That was then, this is now. Yes, the Celts were a warrior culture. The question is: “What does it mean to be a Celt today?” There is no truly Celtic nation today, and what Celtic culture does exist has no standing army. Further, warfare is not the honorable profession it once was. Back in the days of the Druids, we had mostly hand to hand, one on one combat. The warrior faced his enemy eye to eye. His life was at equal peril to his enemies, his only hope of survival was to be better skilled than his opponent. The honorable warrior did not kill women, children and old men. The warrior was an honorable profession then. Today it’s different. “Warriors” may be piloting aircraft miles above their targets, unleashing death and destruction on thousands, many of whom are innocents, and they will never see the whites of their opponents eyes. Where is the honor in that? “Warriors” may also be in a bunker, thousands of miles from a target, their hands at computers controlling missiles armed with nuclear warheads. With one touch of a button, this “warrior” can kill millions, who will be mainly innocents, and never hear their screams, never see blood, never know the terror he has unleashed. Where is the honor in that?
Many of us became Druids because we found it to be a spirituality based in Nature. For Reformed Druids, the primary tenet is “Nature is Good.” Most of us are also environmentalists, and in a sense, warriors for Mother Earth, fighting not with weapons, but with words and with actions, to turn back the tide of modern cultures destruction of the environment.
When it comes to real war, we must be pacifists, and we must promote peace. This is because modern warfare is one of the worst polluters there is. Every explosion, every bullet fired, every weapon tested leaves pollutants behind that are toxic not only to humans but to other species as well. Even hunting with modern weapons leaves a significant environmental impact, just in the use of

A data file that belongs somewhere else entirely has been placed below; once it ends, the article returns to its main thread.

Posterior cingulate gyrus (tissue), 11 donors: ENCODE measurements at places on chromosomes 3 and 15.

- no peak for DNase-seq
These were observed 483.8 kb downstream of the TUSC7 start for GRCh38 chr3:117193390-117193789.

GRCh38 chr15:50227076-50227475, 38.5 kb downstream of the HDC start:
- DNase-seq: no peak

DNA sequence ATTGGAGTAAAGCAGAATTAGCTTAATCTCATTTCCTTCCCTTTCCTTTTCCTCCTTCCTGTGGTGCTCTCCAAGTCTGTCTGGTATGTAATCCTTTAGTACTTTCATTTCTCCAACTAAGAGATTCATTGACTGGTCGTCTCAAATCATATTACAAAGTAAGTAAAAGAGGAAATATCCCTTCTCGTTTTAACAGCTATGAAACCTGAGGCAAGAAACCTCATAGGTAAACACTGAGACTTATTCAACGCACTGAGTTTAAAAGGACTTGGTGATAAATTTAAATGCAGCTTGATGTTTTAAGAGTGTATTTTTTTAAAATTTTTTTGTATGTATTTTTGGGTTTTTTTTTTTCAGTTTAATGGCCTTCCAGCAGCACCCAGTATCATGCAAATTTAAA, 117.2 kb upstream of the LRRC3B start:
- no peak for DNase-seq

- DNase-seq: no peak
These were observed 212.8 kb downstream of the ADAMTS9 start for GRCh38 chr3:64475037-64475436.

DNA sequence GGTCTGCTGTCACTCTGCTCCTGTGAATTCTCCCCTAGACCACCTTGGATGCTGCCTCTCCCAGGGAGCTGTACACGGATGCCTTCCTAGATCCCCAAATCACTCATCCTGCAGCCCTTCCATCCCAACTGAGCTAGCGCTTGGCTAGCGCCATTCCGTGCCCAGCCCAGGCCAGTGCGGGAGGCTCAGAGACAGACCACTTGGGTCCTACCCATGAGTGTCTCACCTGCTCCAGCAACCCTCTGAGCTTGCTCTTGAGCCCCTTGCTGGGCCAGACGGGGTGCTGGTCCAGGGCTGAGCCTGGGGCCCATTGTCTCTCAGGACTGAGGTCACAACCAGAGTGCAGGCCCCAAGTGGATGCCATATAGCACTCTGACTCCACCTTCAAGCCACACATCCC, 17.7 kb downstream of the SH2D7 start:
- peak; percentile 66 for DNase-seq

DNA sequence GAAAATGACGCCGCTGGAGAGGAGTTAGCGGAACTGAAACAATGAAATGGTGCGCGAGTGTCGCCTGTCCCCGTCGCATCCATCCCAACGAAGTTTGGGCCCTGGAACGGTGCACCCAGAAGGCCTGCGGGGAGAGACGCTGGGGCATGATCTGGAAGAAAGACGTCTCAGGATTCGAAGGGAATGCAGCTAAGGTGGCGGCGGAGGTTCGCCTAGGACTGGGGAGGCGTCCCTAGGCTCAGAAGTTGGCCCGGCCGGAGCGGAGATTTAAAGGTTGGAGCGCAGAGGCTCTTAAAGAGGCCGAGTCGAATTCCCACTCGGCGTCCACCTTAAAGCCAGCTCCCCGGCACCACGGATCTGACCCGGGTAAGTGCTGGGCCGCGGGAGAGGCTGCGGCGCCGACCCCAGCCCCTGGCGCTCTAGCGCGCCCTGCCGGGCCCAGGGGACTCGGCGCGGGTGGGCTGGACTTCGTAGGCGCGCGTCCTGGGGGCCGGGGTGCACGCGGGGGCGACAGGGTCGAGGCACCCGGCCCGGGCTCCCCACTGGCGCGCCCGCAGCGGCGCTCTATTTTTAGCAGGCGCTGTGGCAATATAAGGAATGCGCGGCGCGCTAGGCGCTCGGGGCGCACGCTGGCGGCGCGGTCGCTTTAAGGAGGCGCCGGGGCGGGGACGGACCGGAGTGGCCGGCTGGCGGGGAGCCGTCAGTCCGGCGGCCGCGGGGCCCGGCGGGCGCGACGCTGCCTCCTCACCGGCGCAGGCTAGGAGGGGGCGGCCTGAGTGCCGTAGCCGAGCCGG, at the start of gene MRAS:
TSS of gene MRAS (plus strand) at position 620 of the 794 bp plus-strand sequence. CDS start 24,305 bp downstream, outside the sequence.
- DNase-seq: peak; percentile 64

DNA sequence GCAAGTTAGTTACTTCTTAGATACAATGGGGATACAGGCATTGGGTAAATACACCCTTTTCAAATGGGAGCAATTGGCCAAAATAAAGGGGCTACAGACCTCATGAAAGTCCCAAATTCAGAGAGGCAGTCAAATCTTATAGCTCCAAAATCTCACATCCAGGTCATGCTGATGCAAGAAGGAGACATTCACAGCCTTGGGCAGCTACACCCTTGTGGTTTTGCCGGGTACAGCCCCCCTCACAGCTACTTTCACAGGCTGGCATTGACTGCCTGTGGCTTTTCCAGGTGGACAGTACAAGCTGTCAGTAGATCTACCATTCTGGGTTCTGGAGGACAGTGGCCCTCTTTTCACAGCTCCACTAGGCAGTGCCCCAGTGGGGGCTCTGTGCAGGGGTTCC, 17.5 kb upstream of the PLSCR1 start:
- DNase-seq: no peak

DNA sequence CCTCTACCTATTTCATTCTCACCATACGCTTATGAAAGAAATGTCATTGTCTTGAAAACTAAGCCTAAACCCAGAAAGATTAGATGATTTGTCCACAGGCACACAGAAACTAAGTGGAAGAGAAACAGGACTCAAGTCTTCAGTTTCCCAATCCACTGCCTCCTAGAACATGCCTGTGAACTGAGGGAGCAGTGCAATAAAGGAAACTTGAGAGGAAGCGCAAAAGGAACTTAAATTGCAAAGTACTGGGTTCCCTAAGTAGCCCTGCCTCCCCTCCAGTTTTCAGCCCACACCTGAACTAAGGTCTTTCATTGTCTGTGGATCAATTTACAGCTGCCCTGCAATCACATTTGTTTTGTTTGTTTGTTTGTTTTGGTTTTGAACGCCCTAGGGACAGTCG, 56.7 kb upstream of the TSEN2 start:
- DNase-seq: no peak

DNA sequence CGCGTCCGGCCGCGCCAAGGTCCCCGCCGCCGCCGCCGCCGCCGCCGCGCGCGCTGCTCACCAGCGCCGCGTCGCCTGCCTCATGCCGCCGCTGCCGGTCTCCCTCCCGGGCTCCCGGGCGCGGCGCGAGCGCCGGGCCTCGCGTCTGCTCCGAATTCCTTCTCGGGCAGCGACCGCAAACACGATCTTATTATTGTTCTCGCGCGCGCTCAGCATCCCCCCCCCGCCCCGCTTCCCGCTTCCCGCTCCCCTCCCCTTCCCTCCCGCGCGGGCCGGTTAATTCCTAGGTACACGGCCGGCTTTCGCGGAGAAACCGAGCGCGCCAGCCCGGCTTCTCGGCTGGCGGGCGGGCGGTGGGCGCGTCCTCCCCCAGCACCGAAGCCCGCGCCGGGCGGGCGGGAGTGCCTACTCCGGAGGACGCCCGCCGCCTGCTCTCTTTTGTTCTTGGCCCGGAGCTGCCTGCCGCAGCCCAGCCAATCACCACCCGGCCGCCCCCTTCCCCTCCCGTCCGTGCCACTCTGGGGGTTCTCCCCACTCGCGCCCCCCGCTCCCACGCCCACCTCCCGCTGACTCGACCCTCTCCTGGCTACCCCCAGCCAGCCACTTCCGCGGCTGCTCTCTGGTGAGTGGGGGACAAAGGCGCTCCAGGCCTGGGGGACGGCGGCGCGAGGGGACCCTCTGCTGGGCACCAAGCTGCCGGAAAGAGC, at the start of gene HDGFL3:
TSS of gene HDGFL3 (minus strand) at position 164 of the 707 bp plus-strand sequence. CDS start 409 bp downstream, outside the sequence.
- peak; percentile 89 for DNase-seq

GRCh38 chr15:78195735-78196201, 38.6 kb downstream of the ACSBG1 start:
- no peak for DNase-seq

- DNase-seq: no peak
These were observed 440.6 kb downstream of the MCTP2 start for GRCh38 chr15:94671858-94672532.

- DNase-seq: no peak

Anyway, I’m starting to ramble here. The bottom line is this: we’re not living in the Iron Age anymore. This is 2009. The world has changed since the glory days of the ancient Celts. Their values cannot be our values. We’re not going to be mounting our enemies heads on pikes, nor executing criminals in giant wicker men. We’re not going to go on cattle raids, and given the environmental and moral reasons alone, we cannot be warriors.
Today the Celts are a culture of peace, not war. We’re alive today, not back then.
We Druids are called to be men and women of Peace. This is what our Gods call us to be, and this is what honors our ancestors.
“The Celts were a class society, basically triune: warrior class that ruled, worker class that farmed and crafted, and intellectual class- the Druids, a number of which were warriors or fought alongside warriors.”
The most important word here is “WERE.” We spend way too much time trying to glorify the past, trying to remake Druidry into what it WAS. I personally don’t want to go back into time. I want to make a Druidry that is relevant to the now, and will continue to be relevant in the future (and will evolve). A Druidry that will speak to the hearts and souls of those of us alive today.
Most of the military actions of the past were aggressive, not defensive. The warrior tribes of Europe were looking for new lands to cultivate. They could have stayed where they were and found new ways to make their lands more productive. Instead they chose to go out and conquer. Those who occupied thosenew lands were on the defensive end, so for them warfare was about survival. Most wars are started for economic reasons, and today, for profit. In fact with the exception of WW2, there was profit motive behind every war the US has undertaken.